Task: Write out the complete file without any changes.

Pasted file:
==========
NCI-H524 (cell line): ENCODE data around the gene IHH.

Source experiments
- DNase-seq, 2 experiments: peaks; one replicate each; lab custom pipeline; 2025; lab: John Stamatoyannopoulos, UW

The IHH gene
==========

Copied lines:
NCI-H524 (cell line): ENCODE data around the gene IHH.

Source experiments
- DNase-seq, 2 experiments: peaks; one replicate each; lab custom pipeline; 2025; lab: John Stamatoyannopoulos, UW

The IHH gene